NEW KNOXVILLE – One hundred and thirty people attended the 2022 State of the Villages annual meeting held Thursday, March 24, to hear local officials from New Bremen, New Knoxville, and Minster share their accomplishments in the past year. Also on hand were regional and state officials. Sponsored by the Southwestern Auglaize County Chamber of Commerce, the event was held at the First Church of New Knoxville.
Minster Mayor Dennis Kitzmiller said their village had seen a productive year in 2021. He said income tax was $4.6 million and while they budgeted $22.3 million for village expenses, they only spent $19.2 million.
Other accomplishments he mentioned was on-going work to maintain the 1949-era water tower on Ohio Street while completing plans for a new tower. He added the village was able to win a $2.5 million grant for the new water tower project It is expected that bids for the new water tower will go out in 2022.
Other municipal projects completed included a new electrical substation at their industrial park, sewer realignments, paving of six streets and a sale of industrial park land to Theiman Holdings. He said that in 2022 they have begun work on the reconstruction of Seventh Street between Main and Hamilton streets, and that bids for expanding and improving Dues Ditch were sent out last week.
Funding for playground improvements were also mentioned, including a $87,000 grant for improvements at Paris Park playground.
He said business expansion was another factor in Minster’s growth, with 52 building permits issued in 2021. Of those permits, he said four were for residential builds valued at $2.5 million and the remainder being permits for business expansion valued at $5.6 million. He added that greeted four new businesses into town, including O’Reilly Auto Parts, 419 Nutrition, Edward Jones, and ADS Financial Services.
New Knoxville ayor Keith Leffel said their village also saw growth in 2021, with income taxes increasing from $403,000 to $508,000. He said their budget stayed in balance with $3 million in revenue but only $2.6 million in expenses.
Leffel said growth was also indicated in the 12 building permits issued, worth $2.4 million. The village population also grew, with the census adding 86 more people to their numbers.
He said the fire department is in the process of purchasing a new engine and looking into a new building for the fire and rescue units. He commended the fire and ems squads for all they accomplished in 2021, despite concerns dealing with Covid-19 while also serving the public.
According to Leffel, a project most dear to many mothers in the village, completion of a splash pad at the community park is expected by the beginning of June. He thanked their park board and volunteer groups for helping to raise the money to make that installation possible.
Leffel said this year, they will finish the upgrading and expansion of Bremen Street by August and complete an infrastructure study for the entire village. They also upgraded the main electrical line on the south side of the village.
He congratulated the New Knoxville school district for the near-completion of Barn 2.0 expansion of the school gym.
New Bremen Mayor Bob Parker said he was glad to see that the world approached more normalcy in 2021, with festivals being held again. He thanked the village’s employees for their help in keeping the village going through the pandemic. He particularly thanked their police department for their work keeping the village safe.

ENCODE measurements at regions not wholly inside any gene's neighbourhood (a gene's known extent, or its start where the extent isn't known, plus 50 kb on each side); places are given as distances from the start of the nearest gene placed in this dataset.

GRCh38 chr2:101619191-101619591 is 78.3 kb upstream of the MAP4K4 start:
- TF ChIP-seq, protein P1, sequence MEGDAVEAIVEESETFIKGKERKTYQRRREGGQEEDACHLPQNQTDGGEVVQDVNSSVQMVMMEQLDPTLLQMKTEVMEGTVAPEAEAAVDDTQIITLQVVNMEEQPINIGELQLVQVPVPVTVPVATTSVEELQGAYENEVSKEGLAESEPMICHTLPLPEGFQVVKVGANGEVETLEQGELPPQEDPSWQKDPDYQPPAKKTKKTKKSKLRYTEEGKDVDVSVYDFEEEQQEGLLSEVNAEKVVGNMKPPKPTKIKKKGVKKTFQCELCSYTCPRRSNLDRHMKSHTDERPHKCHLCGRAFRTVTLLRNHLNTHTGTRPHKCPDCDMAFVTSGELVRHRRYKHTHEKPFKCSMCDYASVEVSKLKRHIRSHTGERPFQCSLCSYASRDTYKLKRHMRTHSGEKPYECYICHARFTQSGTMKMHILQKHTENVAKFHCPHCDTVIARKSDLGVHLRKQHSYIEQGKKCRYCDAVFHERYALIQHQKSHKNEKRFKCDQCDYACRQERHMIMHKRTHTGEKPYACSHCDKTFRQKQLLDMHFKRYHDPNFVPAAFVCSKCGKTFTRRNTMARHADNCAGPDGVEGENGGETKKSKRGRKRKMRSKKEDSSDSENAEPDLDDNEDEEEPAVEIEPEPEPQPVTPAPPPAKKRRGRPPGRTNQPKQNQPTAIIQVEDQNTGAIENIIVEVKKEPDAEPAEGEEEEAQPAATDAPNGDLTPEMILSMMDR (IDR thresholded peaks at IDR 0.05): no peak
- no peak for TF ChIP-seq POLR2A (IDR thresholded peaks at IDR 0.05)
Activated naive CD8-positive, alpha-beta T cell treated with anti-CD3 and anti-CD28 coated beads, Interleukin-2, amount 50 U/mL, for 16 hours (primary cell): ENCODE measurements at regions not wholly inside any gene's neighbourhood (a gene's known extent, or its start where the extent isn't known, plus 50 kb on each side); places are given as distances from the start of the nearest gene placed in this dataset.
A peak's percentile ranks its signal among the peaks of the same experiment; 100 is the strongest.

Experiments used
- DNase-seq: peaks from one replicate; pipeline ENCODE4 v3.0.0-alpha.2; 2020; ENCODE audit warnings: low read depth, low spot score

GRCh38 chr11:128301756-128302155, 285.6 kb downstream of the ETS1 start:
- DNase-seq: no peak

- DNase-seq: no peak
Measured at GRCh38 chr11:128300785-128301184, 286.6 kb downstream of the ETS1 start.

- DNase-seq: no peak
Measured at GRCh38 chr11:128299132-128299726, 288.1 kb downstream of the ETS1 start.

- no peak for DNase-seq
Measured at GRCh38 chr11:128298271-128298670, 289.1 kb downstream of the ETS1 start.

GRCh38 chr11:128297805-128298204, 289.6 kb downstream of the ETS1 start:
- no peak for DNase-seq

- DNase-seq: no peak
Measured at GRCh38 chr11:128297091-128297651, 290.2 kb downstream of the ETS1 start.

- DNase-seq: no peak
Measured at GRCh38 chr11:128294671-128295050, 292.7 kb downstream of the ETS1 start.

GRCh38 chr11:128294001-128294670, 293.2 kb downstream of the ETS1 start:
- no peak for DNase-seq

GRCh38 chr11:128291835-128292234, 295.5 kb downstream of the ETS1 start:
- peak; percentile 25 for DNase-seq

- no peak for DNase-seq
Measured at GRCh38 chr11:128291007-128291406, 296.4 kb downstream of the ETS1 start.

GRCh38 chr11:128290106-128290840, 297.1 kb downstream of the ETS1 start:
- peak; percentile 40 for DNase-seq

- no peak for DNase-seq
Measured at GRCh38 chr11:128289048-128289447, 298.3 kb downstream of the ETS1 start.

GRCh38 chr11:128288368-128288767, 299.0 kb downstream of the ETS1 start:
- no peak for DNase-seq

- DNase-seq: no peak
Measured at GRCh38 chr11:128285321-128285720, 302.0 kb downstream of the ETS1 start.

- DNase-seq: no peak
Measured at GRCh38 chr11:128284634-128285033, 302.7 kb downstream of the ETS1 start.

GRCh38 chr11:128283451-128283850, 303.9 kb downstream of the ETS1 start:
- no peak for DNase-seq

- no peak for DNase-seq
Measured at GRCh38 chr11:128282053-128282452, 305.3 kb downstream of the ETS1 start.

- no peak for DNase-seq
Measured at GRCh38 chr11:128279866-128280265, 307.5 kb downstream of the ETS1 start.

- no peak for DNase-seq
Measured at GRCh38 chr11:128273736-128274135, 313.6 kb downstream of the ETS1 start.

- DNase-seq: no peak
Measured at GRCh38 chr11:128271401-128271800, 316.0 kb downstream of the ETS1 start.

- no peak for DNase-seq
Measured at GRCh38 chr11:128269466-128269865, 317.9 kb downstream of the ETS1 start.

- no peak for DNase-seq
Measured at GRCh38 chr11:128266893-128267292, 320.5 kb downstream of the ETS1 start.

He also noted they had hired a new parks manager, Adrian Speelman and that the new Storybook Trail in Jaycee park was well-received by the public.
In village government, he thanked retiring councilmen Don Kuck and Jim Kronenberg for their years of service and said the two new council members, Dan Condon and Tess Elshoff are doing well.
He said one of their biggest challenges in 2021 was to repair serious leaks at the municipal swimming pool. He said they were able to replace the pool’s pvc pipe, which was never properly glued together when the pool was built 20 years ago. Other pool improvements include new diving boards.
Accomplishments included establishing a Behind The Meter electrical management program, resurfacing 1.7 miles of village roadway and replacing 24 manholes. Parker said the village was able to have a crosswalk installed at Klee Road and state Route 274 to allow safe passage of school children on route to the new elementary school.
He said the village administration had begun plans toward either building a new wastewater plant or repairing the current one. These plans included the raising of water and sewer rates beginning this month. The current plant does not meeting EPA requirements for removal of certain nutrients and heavy metals in the wastewater coming out of the treatment plant.
He said in 2022 they plan to rebuild Jefferson Street past the municipal pool as well as begin improvements at the wastewater plant.
Susan Manchester, House representative for the 84th D istrict spoke, as did Patrick McCauley, public affairs liaison for state Treasurer Robert Sprague. Some state and federal officials offered comments via pre-recorded videos. They were Rob Portman, Matt Huffman, Sherrod Brown, and Jim Jordan.
Managing the event was chamber board President Carolyn Bock and chamber Executive Director Sara Topp. Sponsors for event included Crown Equipment Corporation, Grand Lake Health Systems, Nidec Minster Corporation, the villages of Minster and New Bremen, along with Wilson Health Care.
The writer is a regular contributor to the Sidney Daily News.